In the News  Archive

Tougher Oil Tank Cars Sought

Times Union

Wednesday, June 4, 2014

The president of the Railway Supply Institute, while describing the DOT-111 tank car as "a very safe vehicle," nevertheless is urging federal regulators to support the institute's recommendations for stronger tank cars to transport crude.

The tank car is the type involved in last summer's Quebec rail disaster that killed 47 people.

In a meeting Tuesday at the Times Union, Thomas Simpson also called for a "holistic" approach to reduce the risks associated with moving Bakken crude oil and other flammable liquids by rail.

The Port of Albany by some accounts is handling as much as a quarter of all the Bakken crude now being recovered through hydraulic fracturing, or fracking.

The institute is proposing a steel shell that's 7/16ths inch thick, while the Association of American Railroads, which represents the nation's major rail companies, is proposing a thicker, 9/16ths-inch shell, he said.

"More steel is a heavier car, and less material you can carry," Simpson said. "But you are getting some measure of risk reduction with a thicker shell."

A holistic approach to risk reduction might also include improved track, signals and other infrastructure, and positive train control systems that would alert train crews to potential collisions and activate the brakes if the engineer fails to do so.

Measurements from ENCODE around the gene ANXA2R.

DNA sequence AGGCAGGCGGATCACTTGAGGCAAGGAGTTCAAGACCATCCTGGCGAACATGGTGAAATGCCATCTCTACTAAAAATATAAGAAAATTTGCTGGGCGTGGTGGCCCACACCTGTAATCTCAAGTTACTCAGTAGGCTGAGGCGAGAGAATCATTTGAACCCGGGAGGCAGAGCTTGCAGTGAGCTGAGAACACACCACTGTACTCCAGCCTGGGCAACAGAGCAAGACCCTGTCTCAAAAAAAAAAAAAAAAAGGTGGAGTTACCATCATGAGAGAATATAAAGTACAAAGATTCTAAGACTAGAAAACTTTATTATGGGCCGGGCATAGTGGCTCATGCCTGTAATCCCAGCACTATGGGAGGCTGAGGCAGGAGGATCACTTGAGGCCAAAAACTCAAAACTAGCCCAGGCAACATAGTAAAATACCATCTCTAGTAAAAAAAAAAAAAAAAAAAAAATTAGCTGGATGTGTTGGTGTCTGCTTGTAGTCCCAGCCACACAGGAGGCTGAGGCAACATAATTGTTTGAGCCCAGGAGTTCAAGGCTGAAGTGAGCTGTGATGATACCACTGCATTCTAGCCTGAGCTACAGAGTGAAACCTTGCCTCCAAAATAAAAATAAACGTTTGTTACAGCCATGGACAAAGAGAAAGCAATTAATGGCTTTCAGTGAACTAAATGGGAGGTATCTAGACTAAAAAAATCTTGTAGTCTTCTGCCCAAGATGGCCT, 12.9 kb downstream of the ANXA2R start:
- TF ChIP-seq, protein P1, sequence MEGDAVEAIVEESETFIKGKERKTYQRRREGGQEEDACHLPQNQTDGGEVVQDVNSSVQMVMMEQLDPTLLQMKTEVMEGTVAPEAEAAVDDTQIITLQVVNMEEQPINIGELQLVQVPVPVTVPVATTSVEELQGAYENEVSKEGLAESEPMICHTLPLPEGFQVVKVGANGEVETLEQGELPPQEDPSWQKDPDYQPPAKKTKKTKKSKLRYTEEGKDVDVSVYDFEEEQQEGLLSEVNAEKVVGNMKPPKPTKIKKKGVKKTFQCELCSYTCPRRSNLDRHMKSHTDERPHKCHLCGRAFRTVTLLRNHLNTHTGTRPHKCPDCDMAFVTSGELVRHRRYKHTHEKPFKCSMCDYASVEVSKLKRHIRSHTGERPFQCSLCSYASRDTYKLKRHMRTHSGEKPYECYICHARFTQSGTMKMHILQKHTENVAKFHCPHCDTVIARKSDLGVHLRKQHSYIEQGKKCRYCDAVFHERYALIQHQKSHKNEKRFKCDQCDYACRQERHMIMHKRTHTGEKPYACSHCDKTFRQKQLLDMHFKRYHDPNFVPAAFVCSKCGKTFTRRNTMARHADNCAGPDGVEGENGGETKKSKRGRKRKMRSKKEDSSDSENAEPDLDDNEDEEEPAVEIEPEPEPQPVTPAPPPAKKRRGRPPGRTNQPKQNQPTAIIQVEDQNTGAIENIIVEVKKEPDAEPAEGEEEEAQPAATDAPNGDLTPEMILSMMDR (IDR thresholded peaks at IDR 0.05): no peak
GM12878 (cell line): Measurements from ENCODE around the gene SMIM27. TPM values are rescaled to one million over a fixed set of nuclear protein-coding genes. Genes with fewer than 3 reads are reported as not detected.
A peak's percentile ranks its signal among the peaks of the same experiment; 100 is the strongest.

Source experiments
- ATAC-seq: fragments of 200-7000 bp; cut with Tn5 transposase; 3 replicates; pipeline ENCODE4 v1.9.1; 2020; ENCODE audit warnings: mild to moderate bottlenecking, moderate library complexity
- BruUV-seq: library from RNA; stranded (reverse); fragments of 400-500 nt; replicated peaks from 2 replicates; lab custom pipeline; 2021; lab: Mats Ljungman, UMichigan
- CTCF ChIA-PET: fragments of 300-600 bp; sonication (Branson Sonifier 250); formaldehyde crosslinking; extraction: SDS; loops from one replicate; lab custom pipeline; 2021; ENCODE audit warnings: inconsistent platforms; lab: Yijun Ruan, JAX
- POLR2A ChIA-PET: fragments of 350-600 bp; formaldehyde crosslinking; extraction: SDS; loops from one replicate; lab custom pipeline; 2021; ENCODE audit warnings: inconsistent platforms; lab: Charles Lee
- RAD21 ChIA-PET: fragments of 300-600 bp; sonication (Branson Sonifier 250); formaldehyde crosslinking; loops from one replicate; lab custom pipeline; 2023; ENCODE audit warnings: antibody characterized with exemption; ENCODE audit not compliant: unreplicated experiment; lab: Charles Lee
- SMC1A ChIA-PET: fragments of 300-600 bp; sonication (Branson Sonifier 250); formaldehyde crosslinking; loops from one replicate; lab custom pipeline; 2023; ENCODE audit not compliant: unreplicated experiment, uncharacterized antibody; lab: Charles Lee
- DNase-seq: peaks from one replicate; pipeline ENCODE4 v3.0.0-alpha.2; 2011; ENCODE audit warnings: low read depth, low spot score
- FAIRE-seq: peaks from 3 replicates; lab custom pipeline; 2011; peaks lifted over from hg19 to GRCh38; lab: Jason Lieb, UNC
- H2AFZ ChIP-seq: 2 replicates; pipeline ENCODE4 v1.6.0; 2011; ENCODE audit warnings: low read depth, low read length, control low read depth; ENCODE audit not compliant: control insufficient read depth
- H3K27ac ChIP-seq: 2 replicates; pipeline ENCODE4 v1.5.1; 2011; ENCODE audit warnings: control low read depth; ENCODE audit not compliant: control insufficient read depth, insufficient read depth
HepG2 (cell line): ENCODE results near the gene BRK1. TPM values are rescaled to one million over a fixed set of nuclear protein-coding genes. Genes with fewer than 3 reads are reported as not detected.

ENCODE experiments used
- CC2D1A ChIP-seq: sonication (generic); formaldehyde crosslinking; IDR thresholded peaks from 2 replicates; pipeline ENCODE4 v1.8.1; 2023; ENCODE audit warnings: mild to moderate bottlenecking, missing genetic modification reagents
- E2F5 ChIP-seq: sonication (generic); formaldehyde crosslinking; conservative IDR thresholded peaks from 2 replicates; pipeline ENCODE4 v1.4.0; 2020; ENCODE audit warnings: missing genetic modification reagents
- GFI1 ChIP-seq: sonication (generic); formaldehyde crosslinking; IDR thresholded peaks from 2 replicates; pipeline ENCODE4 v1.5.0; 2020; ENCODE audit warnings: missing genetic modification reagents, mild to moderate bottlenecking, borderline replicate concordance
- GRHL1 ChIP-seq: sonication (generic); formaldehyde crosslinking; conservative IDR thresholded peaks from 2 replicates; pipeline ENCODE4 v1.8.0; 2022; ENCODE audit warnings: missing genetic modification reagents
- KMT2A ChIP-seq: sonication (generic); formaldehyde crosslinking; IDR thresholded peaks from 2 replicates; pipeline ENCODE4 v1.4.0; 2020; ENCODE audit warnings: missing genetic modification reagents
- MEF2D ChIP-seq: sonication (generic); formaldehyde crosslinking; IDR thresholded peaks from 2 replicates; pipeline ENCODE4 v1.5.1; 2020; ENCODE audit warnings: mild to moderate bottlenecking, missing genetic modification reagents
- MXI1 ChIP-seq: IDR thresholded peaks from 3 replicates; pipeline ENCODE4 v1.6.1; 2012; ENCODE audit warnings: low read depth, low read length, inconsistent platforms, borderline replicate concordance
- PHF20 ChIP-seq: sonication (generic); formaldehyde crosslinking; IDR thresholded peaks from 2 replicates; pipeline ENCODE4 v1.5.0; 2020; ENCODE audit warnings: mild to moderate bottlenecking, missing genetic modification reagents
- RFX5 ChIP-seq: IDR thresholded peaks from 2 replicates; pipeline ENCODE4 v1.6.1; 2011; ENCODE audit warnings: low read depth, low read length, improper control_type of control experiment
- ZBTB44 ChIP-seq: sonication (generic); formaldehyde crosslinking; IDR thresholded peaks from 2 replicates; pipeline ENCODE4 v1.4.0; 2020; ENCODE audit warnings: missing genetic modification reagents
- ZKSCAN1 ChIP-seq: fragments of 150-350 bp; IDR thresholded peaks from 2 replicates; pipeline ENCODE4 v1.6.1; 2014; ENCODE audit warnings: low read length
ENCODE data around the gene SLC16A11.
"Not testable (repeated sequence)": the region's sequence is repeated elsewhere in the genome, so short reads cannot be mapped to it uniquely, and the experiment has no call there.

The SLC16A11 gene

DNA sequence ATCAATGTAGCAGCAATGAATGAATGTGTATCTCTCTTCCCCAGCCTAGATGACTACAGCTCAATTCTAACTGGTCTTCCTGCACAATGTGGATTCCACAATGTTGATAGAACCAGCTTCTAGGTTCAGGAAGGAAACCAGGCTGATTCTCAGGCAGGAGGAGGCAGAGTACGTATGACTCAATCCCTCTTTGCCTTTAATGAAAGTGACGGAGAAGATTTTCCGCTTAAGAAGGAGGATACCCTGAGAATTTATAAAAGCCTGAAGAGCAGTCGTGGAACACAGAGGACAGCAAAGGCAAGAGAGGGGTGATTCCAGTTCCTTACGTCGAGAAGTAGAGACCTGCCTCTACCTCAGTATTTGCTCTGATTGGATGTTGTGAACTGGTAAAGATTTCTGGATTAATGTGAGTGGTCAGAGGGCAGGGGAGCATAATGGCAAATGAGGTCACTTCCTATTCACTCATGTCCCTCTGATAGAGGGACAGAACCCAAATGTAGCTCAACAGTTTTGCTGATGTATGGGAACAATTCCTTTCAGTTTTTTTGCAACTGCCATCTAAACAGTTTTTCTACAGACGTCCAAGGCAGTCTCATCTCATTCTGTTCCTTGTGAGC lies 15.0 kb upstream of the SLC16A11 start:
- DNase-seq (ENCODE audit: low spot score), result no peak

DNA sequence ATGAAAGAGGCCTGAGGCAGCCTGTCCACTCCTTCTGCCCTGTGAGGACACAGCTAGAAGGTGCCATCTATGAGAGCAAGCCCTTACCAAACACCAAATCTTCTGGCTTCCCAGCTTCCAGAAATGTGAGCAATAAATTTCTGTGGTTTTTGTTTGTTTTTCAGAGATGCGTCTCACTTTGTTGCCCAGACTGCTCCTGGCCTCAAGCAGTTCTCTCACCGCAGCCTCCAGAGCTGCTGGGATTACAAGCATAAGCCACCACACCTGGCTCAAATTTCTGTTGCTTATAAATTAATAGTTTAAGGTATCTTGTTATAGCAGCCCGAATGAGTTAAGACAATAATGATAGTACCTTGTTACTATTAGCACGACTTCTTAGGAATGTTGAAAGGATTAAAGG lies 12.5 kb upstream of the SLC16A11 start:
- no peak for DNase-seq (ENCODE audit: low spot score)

Railroads have faced a number of technical hurdles, including a lack of radio bandwidth for communications, that are slowly being cleared.

The institute's recommendations include adding steel jackets, shields at each end of the car, and better protection for fittings to make them better withstand an accident. Thermal protection is intended to slow the spread of flames.

While Simpson didn't have any figures on the costs of retrofitting existing DOT-111 cars, some estimates from suppliers put the cost at $60,000 to $70,000 per car. Each car holds about 30,000 gallons of crude.

Simpson said tank cars typically are designed for 50 years of service.

Of the nearly 98,000 tank cars used to carry flammable liquids such as crude and ethanol, nearly 67,000, about two-thirds, are DOT-111s that haven't been fitted with protective "jackets."

Simpson said 57,000 tank cars that meet the latest safety standards voluntarily adopted by the railroad industry in October 2011 are expected to be delivered by manufacturers by the end of 2015.

"If the Secretary (of Transportation Anthony Foxx) adopts our proposal, we can begin the effort to put new cars in the fleet and modify these cars," Simpson said. "Can you remove the risk entirely? I don't know."

With no pipelines in the region of North Dakota to ship the oil to refineries, railroads have developed pipelines on rails to move the oil to refineries along the East Coast. Much of that oil is transferred to barges and tankers at the Port of Albany.

The Bakken crude, with its dissolved gases and other chemicals, has been found to be more explosive than other types of crude, and federal regulators have issued warnings to those handling the crude.

Simpson said shippers have the responsibility to classify the types of products railroads carry.

Opponents of shipping crude by rail would rather see the practice end. One member of PAUSE, People of Albany United for Safe Energy, said last month the discussion should focus on ending dependence on fossil fuels entirely.

"We don't believe any upgrade to safe rail cars is possible," said Sandy Steubing of PAUSE. "They need to go away."

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